What Is the Gross National Product?

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Jeeps manufactured in the U.S. by foreign owner Fiat are not included in GNP. Photo: Bill Pugliano/Getty Images

Definition: Gross National Product (GNP) is a measurement of the economic power of a country. It measures the same things as Gross Domestic Product (GDP) with two important differences. These differences mean that GNP is a more accurate measure of a country's income than its production.

For example, U.S. GNP includes all income earned by American residents and businesses, regardless of where it's made.

Specifically, GNP counts the investments made by U.S. residents and businesses, both inside and outside the country. In addition, it includes the value of all products manufactured by domestic businesses, regardless of where they are made.

On the other hand, GNP doesn't count any income earned in the United States by foreign residents or businesses. Therefore, it doesn't include investments made by overseas residents. It also excludes products manufactured in the United States by overseas businesses. For these reasons, U.S. GNP tells you more about the financial well-being of Americans, and U.S.-based multi-national corporations, than it does about the health of the U.S. economy.

Examples of GNP vs GDP

For example, the output of a Toyota plant in Kentucky isn't included in GNP, although it's counted in GDP. Why? The revenue from the sales of Toyota cars and trucks goes to Japan, even though the products are made and sold in the United States.

However, it is included in GDP, because it adds to the health of the U.S. economy. That's because this plant creates jobs for Kentucky residents, who use their wages to buy local goods and services.

Similarly, the shoes made in a Nike plant in Korea will be counted in U.S. GNP, but not GDP. That's because the profits from those shoes will boost Nike's earnings and stock prices, contributing to higher national income.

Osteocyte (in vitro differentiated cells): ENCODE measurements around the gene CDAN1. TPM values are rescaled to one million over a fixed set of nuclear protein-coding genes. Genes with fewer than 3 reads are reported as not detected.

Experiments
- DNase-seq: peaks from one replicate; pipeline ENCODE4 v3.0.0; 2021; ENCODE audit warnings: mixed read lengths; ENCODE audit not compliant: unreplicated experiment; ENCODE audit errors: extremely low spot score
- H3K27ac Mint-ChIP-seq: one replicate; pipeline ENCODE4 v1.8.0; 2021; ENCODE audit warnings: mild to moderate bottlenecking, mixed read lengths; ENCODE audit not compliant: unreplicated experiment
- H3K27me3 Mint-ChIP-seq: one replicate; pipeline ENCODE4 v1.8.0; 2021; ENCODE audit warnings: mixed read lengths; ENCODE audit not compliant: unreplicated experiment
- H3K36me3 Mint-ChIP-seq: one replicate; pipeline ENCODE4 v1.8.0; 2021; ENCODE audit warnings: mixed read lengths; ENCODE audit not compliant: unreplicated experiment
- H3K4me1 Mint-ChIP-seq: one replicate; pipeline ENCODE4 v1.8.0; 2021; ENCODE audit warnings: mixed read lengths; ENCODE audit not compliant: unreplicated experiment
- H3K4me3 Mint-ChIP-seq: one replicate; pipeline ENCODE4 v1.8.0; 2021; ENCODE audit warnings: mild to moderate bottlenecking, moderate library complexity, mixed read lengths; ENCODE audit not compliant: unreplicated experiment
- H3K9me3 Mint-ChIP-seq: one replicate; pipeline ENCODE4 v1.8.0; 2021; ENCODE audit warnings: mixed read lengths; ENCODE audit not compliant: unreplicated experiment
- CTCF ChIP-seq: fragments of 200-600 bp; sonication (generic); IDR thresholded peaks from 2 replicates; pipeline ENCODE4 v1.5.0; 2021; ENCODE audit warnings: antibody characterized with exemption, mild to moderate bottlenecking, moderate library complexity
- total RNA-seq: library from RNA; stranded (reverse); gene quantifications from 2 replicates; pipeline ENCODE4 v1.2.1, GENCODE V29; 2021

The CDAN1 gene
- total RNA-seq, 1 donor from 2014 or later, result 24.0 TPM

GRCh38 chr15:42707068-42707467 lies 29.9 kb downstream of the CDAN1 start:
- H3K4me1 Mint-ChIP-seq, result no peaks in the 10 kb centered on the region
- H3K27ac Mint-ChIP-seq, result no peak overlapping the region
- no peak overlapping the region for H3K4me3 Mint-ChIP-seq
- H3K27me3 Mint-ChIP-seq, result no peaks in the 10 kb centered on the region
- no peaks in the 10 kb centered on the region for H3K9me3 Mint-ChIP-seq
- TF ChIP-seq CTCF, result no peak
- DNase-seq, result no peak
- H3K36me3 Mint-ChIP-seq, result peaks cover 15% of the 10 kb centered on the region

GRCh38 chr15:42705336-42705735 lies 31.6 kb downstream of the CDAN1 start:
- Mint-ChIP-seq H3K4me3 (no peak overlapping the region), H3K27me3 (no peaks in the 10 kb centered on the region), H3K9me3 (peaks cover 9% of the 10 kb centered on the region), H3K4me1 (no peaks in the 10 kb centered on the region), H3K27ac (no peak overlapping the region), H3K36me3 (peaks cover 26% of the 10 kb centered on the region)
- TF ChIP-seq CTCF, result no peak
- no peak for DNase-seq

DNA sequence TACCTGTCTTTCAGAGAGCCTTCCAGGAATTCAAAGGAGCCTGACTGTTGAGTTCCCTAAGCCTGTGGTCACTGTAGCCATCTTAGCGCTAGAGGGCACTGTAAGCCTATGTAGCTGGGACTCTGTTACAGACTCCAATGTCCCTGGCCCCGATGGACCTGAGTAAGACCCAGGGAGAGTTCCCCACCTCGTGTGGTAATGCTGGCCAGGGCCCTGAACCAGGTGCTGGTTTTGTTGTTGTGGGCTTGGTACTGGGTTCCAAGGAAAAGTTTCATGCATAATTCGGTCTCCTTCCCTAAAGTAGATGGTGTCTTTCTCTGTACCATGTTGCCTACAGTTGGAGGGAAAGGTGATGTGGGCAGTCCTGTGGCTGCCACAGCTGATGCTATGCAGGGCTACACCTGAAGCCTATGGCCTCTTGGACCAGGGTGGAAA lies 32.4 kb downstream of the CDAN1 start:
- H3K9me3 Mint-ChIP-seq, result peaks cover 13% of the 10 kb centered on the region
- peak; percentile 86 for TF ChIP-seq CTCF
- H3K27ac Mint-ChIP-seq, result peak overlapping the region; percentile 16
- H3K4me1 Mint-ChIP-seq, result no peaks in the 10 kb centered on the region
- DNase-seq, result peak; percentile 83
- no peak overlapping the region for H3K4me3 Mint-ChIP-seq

It doesn't boost economic growth in the U.S. because those manufacturing jobs were outsourced. Now it's Korean workers who will boost their country's economy by buying local goods and services.

These examples show why GNP is not as commonly used as GDP as a measure of a country's economy. It gives a slightly inaccurate picture of how domestic resources are used. To give another example, if there were a severe drought in the United States, GNP would be higher than GDP. That's because the foreign holdings of U.S. residents (included in GNP, but not in GDP) would be unaffected by the drought. However, the U.S. investments of foreign workers would be affected.

GNP is also affected by changes in a country's currency exchange rates. If the dollar weakens, then the foreign holdings of U.S. residents become worth more, boosting GNP. However, that may not accurately reflect the state of the U.S. economy. (On a side note, a weaker dollar can eventually boost GDP. That's because it makes exports cheaper, which can boost sales and subsequently production.)

GNP per Capita

GNP per capita is a measurement of GNP divided by the number of people in the country. This makes it possible to compare the GNP of countries with different population sizes.

GNP by Country

Where can you find the world's GNP by country? The World Bank has replaced GNP with Gross National Income, or GNI. So that GNI can be more fairly compared between countries with widely different populations and standards of living, the World Bank uses GNI per capita. It also uses the Purchasing Power Parity (PPP) method. PPP excludes the impact of exchange rates by valuing each nation's output by what it would cost in the United States. (Source: World Bank, GNI by Country)

The most commonly-used resource to compare countries' economic performance, the CIA Factbook, doesn't even measure GNP.

It only uses GDP. The Factbook notes that in many emerging markets, such as Mexico, money made by residents overseas are sent back to their country. This income can be an important factor in boosting economic growth, and would be counted in GNP. However, it isn't counted in GDP, and so the economic power of these economies may be understated. (Source: CIA World Factbook, Definitions and Notes: GNP

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